Friday night at Australia’s MOFO festival, Amanda Palmer will be leading a full performance of the Violent Femmes’ self-titled 1983 debut — the one that starts with the one-two-three-four punch of “Blister in the Sun,” “Kiss Off,” “Please Do Not Go,” and “Add It Up.” Her backing band? Fellow Dresden Doll Brian Viglione, two gifted members of PJ Harvey’s touring outfit (Mick Harvey and John Parish), and festival curator Brian Ritchie, who also happens to be the Femmes’ founding bassist.
“Brian Ritchie, who I met last year at the MOFO festival, called me Saturday morning, and he said, ‘I’ve got a cancellation. Will the Dresden Dolls play a second set?’ ” Palmer tells SPIN. Thinking it’d be a little weird for the Dolls to return to the stage, she started brainstorming. “I was like, maybe we can have a naked bodypainted parade, but that sounds a little too Burning Man.” Her next idea involved bagpipers. But after giving it a little more thought, she texted Ritchie asking if he’d like to revisit his former band’s debut album “because Brian and I know every fucking note. We grew up on that record.” He said yes. Squealing and jumping ensued.
The Dresden Dolls actually have even more history with one of their favorite bands: After meeting the duo at a festival in Wisconsin several years ago, Femmes drummer Victor DeLorenzo invited the pair to his house. “Brian got to touch the snare drum the Violent Femmes first record was recorded on and it was the closest thing I’ve ever seen to a human being encountering a holy relic,” Palmer says.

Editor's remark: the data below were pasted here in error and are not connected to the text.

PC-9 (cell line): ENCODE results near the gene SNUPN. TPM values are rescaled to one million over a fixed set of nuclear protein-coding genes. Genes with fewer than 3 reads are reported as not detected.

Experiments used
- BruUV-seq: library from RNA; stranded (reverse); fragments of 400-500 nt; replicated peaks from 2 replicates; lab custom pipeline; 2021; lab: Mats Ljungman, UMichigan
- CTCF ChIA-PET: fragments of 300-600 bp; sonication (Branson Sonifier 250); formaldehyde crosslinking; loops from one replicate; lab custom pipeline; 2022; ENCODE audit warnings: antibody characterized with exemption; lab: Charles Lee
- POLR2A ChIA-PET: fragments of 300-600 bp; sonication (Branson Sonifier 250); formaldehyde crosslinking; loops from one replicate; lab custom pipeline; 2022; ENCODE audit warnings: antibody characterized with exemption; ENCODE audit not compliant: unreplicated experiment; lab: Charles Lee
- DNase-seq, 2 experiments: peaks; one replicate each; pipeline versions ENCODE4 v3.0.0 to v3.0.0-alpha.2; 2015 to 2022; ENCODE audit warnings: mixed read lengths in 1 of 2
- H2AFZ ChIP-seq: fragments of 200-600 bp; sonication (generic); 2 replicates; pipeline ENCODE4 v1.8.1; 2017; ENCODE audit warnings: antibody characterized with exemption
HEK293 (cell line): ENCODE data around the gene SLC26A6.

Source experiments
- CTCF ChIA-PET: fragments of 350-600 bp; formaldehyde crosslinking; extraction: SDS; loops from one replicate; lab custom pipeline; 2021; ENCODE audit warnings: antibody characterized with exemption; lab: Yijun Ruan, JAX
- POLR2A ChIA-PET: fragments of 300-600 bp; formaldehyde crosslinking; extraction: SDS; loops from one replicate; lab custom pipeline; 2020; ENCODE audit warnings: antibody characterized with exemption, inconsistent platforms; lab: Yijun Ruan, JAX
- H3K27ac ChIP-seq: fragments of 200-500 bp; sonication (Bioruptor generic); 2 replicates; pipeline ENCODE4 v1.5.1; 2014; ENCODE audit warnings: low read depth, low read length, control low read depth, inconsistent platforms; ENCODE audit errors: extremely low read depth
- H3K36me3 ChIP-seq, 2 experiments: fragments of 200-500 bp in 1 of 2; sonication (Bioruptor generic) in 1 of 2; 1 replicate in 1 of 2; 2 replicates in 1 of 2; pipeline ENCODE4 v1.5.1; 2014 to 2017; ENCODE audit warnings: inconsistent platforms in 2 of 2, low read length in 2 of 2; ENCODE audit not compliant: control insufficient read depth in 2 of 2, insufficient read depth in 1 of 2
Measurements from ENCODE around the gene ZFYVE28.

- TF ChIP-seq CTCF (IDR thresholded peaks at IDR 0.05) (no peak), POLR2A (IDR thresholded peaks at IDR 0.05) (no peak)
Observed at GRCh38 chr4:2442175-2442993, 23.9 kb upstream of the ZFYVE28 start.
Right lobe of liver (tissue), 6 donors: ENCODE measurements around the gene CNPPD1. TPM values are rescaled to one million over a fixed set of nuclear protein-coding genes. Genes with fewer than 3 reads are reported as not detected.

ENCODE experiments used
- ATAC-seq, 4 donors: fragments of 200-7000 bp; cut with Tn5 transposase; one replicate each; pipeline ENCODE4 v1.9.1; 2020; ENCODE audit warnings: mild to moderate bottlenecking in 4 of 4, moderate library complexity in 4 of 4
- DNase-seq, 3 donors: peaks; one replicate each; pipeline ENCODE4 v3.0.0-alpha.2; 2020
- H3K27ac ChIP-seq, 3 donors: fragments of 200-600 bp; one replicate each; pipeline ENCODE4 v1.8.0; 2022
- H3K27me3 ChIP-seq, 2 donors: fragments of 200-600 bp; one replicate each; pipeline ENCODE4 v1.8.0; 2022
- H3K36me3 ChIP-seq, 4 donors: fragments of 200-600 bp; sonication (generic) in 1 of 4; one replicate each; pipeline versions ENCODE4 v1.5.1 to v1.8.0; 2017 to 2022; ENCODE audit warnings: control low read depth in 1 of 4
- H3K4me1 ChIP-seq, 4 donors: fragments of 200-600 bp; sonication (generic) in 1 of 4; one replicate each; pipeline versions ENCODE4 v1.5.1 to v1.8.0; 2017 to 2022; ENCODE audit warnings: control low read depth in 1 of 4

Recruiting Harvey and Parish for the gig proved easy, too, but now “I have no idea if they’re rehearsing,” Palmer admits. “Hopefully they are. They’re on tour with PJ Harvey playing tonight and we’re all going to meet up for the first time at 6 on Saturday and rehearse at Brian Ritchie’s teahouse in Tasmania and get onstage and bang it out. That’s the plan.” The show, we should mention, is at 10 p.m. Saturday night.
Palmer isn’t too worried, though. “The Violent Femmes’ first record is in the blood of every musician I know,” she says. “It would probably help to rehearse, but everybody knows these songs, and even if we fuck up, it’s fine. The whole point of this is to get onstage and freak out. It’s a lot easier to freak out over three-chord folk-punk songs than ‘Bohemian Rhapsody.’ “
She’s hard-pressed to pick favorite songs on the record, but owns up to preferring “Add It Up” and “Kiss Off.” The former is now a part of her personal history… because she got arrested while playing it in Amsterdam six months ago. “I was in the middle of playing a ukulele cover of ‘Add it Up’ in a town square at a free outdoor gig, and the Dutch police came and hauled me off to jail. The footage is great,” she laughs, “I don’t even get to the rhythm part of the song, I’m doing the ‘Day after day’ part and the cops stopped the party.”
Awkward? Sure, but that’s part of the Femmes’ appeal in general, Palmer muses. “I feel like the Violent Femmes strike this chord in any given teenager at any given point in time. Listen to the fucking lyrics, it makes plenty of sense. It’s about being sexed up and frustrated and awkward,” she laughs. “Awkward but rocking.”